Revolutionary history, one story at time

Email|Print|Single Page| Text size + By Kerry Keene
Globe Correspondent / April 27, 2008

In the heart of Boston, amid its tall buildings and hectic urban life, the 21st century coexists with the 18th when guides in Revolutionary-era garb lead tours along the Freedom Trail.

"People come from all over the world to walk the trail and hear the stories. I also have a blast with the school groups that come here on field trips," said guide Elissa Forsythe of Brookline.

Forsythe, an actress who has been part of the cast of "Shear Madness" at the Charles Playhouse for 10 years, most often portrays Rachel Revere, Paul's second wife who bore him eight children.

"I try to inject humor, along with trying to educate. Kids have asked me how old I am, and responding as Rachel Revere, I tell them 253 years old," she said. "Some of them have asked 'Are you a ghost?' Of course, I also get to brag quite a bit about my 'husband,' Paul."

Forsythe is one of about two dozen people employed by The Freedom Trail Foundation to represent historic figures from Boston's Revolutionary period. The foundation has been overseeing the 16 sites on the trail since 1958.

Two tours are generally available: An hour-and-a-half tour that covers 12 sites and concludes at Faneuil Hall and an extended tour that continues on to Charlestown and ends at the Bunker Hill Monument.

Sam Jones, creative director of the nonprofit foundation, said, "Our mission is to promote and preserve the sites of the trail and their history." He continued, "There had been many others portraying historical figures over the years, but it was in 1995 that it really blossomed into the program we have now."

Back then the foundation placed ads in local acting trade publications seeking people to portray the characters and conduct tours. When Forsythe accepted her position that year, she did so with some trepidation. "I thought people might throw fruit at me " she laughed.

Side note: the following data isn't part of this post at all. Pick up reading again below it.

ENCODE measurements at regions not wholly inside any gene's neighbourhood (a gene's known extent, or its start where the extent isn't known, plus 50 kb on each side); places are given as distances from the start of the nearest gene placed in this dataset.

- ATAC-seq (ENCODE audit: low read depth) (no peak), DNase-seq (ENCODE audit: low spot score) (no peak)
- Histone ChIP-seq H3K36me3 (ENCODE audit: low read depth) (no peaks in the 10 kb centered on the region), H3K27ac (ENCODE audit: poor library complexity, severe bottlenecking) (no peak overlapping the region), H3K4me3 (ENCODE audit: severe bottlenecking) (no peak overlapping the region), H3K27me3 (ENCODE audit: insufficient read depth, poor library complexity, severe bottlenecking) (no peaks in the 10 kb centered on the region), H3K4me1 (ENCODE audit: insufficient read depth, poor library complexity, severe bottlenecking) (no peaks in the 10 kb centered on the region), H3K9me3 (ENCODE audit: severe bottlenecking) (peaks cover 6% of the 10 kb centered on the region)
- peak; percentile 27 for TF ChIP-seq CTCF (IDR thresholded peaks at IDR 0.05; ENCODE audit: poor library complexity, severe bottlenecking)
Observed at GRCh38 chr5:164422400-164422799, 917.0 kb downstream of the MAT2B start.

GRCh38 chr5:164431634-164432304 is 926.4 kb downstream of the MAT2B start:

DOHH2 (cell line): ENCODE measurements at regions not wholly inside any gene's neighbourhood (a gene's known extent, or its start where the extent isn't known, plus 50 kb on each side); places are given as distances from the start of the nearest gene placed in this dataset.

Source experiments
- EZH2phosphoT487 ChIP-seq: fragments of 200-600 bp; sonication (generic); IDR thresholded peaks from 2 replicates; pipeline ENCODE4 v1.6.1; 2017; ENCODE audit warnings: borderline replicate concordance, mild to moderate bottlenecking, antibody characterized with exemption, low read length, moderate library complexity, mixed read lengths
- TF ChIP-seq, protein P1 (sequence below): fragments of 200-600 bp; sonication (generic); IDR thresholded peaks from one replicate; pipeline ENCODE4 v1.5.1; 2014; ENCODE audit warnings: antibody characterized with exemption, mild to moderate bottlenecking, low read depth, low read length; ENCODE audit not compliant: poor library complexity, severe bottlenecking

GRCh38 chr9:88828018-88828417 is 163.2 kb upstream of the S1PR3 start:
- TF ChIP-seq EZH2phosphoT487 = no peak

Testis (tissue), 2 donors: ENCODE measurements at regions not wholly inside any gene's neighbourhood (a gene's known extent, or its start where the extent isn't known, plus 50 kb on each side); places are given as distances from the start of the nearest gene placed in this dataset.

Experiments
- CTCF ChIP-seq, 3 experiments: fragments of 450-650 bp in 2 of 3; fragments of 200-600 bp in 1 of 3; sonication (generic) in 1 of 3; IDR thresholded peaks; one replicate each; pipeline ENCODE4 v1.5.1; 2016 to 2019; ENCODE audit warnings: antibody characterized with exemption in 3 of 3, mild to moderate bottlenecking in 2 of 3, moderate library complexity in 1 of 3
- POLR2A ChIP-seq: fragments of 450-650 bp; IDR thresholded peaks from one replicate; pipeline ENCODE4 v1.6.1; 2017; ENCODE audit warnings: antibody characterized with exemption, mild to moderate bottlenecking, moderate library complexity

Georgia Gates Derr of Sherborn, a former middle school teacher who plays Hannah Adams (cousin of John), said the program has allowed her to stay active in education. "When I left teaching, I had an enormous void," she said. "But conducting these tours provides all the joys of teaching without the headaches." She added, "I design my tour as a history teacher might, and I've found that the teachers who've been on it are exceptionally pleased."

Jones said between 20,000 and 30,000 students visit on field trips each year. A group of about 100 eighth-grade girls from Overbrook Academy in Warwick, R.I., took Forsythe's tour earlier this year. Beth LeBlanc, the academy's dean of discipline who chaperoned the group, said, "The guide created much more of an in-depth experience, and it was more than just factual information. They were interesting and colorful facts."

One of LeBlanc's students, Bictoria Rewes, 14, said, "She really made it seem like she was that person who lived through the Revolutionary War times."

Forsythe drew laughs from the group as they were entering the Granary Burying Ground on Tremont Street when she deadpanned, "This is where my husband, Paul, is buried, and of course, me too - but I don't like to talk about that."

Derr likes to point out that her character, Hannah Adams, was noteworthy in the late 1700s as America's first female professional writer, having authored three books on world religion and one on the history of New England.

Jones says he hires "creative types." "We have our guides select a historical figure so that they can tell a bit about the character as they begin their tour. It brings it all to the present, as if we have someone in our midst who lived through it and saw it all happen."

Jones explained his philosophy of selecting which figures are portrayed. "We will do some of the more famous characters when people request them for certain special events, but on the trail we prefer to educate visitors about some they don't know so well." Added Forsythe, "If you portray the famous ones, such as John Hancock or Paul Revere, people want you to talk mainly about them. But with a lesser-known figure, you're able to focus more on the sites."

One of these lesser-knowns, Ebenezer McIntosh, is played by Matt Wilding of Jamaica Plain. Armed with a history degree from Suffolk University, Wilding brings a high dose of passion to his tours, and said, "Mine are a bit more politically inflammatory than some."

Of McIntosh, Wilding explained, "He was a shoemaker, but I like the emphasis on the working-class people. He was a bit of a drunkard and a rabble-rouser, but he was also a key figure in the Sons of Liberty movement."

On an early April afternoon, Wilding, outfitted in his tri-cornered hat, linen jacket, pantaloons, and buckled shoes, held court under a tree on Boston Common, regaling a dozen or so tourists with stories from the founding of our country.

"Sometimes," he said, "you can sort of trick people into learning by making it fun and colorful."

Kerry Keene, a freelance writer in Raynham, can be reached at

If You Go

Freedom Trail tours


Tickets ($12) are sold at the Boston Common Visitor Information Center, 148 Tremont St., or the BosTix kiosk at Faneuil Hall.

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